a gift. The
years, and top recommenders are still honored in
a similar fashion.
One might say the decade of the 50s brought some
significant long-range changes for the Society,
namely the Slovak-American
plans for a new home
office and home for the aged, and the onset of
a scholarship program. In 1954, the Society increased
$1.15 million, the largest
previous year. It also added 1,656 members, 75%
whom joined the Junior Order.
When President Kocan died at the age of 78 on April
1, 1964, this remarkable executive and great
religious leader was
replaced by Mrs.
Elizabeth Lipovsky. Mrs. Lipovsky's promotion
techniques ushered increased sales
efforts and improved relationships with the youth.
Under her leadership, the first
term plan of insurance was put into effect to
entice members to enroll their young children, and a three-year
campaign was launched
of the Society's 75th anniversary. This campaign
resulted in an
increase of $4.2 million of new insurance. In
the late 1960s,
name was changed
to the First Catholic Ladies Slovak Association.
This change was made to avoid confusion in banking
using "union." The
60s also brought several mergers to the Society,
including the Slovak Catholic Cadets Union, the
of Cleveland, and the
Catholic Slovak Brotherhood from Braddock, Pennsylvania.
For FCSLA, the 1970s would become a stepping
stone to an era of change and progress. As
part of a
revitalization effort, branch
officers for the first time were given the
attending regional seminars.
A drive to revive then Junior Order led to
three Youth Congresses that were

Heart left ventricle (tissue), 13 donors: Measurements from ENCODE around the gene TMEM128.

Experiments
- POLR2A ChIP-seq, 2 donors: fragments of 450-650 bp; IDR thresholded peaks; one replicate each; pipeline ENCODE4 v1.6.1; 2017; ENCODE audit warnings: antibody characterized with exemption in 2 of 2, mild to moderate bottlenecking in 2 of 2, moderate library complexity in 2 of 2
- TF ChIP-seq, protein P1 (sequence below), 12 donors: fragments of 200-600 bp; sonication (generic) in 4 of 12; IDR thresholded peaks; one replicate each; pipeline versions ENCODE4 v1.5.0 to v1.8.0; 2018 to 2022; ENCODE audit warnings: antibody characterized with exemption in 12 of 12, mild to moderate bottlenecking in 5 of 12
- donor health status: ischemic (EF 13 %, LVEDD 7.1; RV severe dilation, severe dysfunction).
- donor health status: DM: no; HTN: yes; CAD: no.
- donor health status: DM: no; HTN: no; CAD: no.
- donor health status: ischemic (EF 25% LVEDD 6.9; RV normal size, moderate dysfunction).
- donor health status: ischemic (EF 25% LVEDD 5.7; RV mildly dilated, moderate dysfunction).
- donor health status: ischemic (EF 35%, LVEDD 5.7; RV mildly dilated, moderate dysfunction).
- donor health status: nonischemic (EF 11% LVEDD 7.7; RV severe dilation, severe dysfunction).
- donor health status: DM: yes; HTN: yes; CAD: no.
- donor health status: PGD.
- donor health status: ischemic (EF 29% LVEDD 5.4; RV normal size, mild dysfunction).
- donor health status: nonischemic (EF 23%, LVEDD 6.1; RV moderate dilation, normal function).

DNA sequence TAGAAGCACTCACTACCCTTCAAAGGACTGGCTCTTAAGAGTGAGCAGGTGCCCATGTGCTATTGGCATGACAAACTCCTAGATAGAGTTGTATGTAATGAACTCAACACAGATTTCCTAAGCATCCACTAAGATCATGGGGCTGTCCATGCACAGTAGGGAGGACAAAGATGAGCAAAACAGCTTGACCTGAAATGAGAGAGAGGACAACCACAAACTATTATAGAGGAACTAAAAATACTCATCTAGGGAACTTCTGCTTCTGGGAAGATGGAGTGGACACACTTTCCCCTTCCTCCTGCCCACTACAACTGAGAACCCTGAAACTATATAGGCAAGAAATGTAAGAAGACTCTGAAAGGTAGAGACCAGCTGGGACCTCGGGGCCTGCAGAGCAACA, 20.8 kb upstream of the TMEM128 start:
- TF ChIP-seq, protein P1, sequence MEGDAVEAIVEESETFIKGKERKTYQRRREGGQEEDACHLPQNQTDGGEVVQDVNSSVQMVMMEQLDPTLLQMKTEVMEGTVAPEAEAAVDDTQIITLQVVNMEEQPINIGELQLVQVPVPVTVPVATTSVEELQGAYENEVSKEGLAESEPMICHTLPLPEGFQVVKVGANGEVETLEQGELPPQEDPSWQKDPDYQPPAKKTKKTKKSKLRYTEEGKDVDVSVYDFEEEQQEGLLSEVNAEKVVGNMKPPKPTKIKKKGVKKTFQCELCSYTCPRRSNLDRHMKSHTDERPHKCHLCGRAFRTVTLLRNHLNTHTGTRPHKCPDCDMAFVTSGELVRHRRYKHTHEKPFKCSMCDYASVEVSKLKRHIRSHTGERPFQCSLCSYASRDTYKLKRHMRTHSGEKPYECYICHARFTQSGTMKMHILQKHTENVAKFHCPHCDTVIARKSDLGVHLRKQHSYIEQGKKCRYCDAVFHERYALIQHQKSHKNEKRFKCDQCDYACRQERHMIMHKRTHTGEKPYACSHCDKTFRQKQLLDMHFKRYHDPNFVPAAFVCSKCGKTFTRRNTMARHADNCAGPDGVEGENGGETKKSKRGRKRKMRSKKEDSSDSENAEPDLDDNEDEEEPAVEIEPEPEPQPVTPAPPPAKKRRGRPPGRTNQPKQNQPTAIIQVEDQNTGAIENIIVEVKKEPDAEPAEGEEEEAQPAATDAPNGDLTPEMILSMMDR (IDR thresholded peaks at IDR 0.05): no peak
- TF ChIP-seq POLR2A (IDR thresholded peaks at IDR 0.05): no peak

held to inspire youth with pride in their heritage
enthusiasm for their membership in FCSLA. This
emphasis on youth led
a policy decreeing
national officers must retire by 70 years of
age. In later years, by-laws were written to
President Lipovsky retired in 1975, handing
over the reigns to Ms. Louise Yash who would
term of office,
the Association's assets reached $80 million
and insurance in force to more than $236 million.
The 75th anniversary of Junior Order was commemorated
in 1980. This year also marked the beginning
of a decade in
to new heights.
For the first time in the Society's history,
three recommenders were honored for selling
$1,000,000 of insurance in one
When President Yash retired in 1983, Ms. Anna
S. Granchay stepped into the role. Ms. Granchay
Association when it entered into the annuity
market in 1989. With no medical requirements
and no age limit, the annuities have proven
to be an excellent investment and membership
One might say the second hundred years for
the Association started with a BANG. Fireworks,
the Slovak nation
and in the
true Slovak, for on January 1, 1993, the
establishment of an independent and democratic Slovak Republic
came into existence.
As FCSLA entered its second century of operation,
its new leadership brought with it a new
with President Mary
Ann S. Johanek at the helm, FCSLA introduced
multi-media marketing campaign. Its very
first initiative comes to you
today as you browse
our website. Other market initiatives include
Product Sales Seminars, Product
and a Corporate Product Sales Video.
Changes in the association's corporate structure
has allowed FCSLA to strengthen its competitive
position in the fraternal
market. First, there
was the formation of an internal National
Accounting/Finance Department, headed
by National Treasurer, John M. Janovec. Having
the accounting and financial functions in-house
to make on-going
decisions and real-time adjustments to provide
FCSLA with a productive and secure
investment portfolio. Second, was the formation
of an internal Marketing Department.
With a focus on membership trends, the association
strives to continue to provide
the right products and services to its members.
To support these corporate changes, FCSLA invested in technological enhancements. Headed
Secretary Irene J. Drotleff,
the National staff completed
a re-engineering effort to gain efficiencies
in operations. This effort is on-going, using
as an operational
Not all changes have been internal. FCSLA has expanded its influence by joining with
in sponsoring joint events, contributions,
To the new FCSLA
.securing the future, one member
at a time.